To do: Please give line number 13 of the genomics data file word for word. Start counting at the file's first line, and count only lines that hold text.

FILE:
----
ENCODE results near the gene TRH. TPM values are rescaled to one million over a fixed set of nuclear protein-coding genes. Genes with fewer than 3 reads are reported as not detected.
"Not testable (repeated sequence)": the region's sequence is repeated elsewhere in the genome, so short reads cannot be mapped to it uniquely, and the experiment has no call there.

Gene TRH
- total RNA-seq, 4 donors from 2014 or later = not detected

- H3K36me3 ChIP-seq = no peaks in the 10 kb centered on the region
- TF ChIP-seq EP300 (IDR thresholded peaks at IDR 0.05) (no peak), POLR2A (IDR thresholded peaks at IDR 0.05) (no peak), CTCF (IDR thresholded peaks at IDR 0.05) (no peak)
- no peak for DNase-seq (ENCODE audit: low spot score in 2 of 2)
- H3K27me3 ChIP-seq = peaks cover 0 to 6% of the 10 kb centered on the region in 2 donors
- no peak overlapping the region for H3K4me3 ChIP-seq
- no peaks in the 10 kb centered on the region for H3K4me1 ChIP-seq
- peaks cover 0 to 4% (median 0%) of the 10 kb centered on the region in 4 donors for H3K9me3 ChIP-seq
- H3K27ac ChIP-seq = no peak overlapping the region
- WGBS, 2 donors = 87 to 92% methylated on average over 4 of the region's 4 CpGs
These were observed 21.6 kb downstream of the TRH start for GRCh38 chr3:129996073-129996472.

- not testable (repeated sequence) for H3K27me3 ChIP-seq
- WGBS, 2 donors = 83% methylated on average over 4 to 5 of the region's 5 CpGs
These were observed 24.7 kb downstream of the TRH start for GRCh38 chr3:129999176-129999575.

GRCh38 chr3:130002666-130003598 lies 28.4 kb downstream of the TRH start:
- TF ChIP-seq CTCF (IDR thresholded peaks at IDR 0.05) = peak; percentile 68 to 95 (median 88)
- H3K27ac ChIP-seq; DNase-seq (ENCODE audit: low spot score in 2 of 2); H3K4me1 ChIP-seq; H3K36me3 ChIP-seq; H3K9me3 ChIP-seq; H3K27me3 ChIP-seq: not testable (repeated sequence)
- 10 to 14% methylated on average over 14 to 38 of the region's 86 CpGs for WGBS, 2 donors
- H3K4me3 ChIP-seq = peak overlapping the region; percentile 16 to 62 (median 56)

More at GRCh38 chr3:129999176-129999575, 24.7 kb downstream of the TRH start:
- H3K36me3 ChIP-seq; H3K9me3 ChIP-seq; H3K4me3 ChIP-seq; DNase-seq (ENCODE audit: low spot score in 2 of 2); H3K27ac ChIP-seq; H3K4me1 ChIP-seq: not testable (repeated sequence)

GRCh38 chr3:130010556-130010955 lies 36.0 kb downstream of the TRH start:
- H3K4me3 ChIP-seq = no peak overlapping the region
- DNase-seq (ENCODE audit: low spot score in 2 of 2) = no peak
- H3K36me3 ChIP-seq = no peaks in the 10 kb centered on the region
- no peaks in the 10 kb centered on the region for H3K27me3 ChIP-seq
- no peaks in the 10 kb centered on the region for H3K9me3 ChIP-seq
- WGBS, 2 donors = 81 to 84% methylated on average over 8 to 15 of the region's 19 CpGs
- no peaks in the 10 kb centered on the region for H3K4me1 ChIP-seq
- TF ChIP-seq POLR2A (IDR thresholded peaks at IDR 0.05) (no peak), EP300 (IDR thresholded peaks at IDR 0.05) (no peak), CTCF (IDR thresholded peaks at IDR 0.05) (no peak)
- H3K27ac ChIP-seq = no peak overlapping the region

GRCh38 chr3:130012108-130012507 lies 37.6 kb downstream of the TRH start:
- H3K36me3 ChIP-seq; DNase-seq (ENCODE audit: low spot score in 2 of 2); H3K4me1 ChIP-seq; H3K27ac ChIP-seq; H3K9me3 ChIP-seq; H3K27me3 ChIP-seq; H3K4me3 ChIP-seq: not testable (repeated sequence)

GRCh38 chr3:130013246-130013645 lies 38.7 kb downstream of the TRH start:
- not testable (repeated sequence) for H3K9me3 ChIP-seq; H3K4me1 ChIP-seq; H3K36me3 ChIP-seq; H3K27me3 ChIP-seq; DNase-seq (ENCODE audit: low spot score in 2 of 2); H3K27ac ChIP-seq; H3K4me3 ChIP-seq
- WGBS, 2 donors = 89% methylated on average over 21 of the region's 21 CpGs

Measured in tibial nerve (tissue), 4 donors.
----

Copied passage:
- WGBS, 2 donors = 87 to 92% methylated on average over 4 of the region's 4 CpGs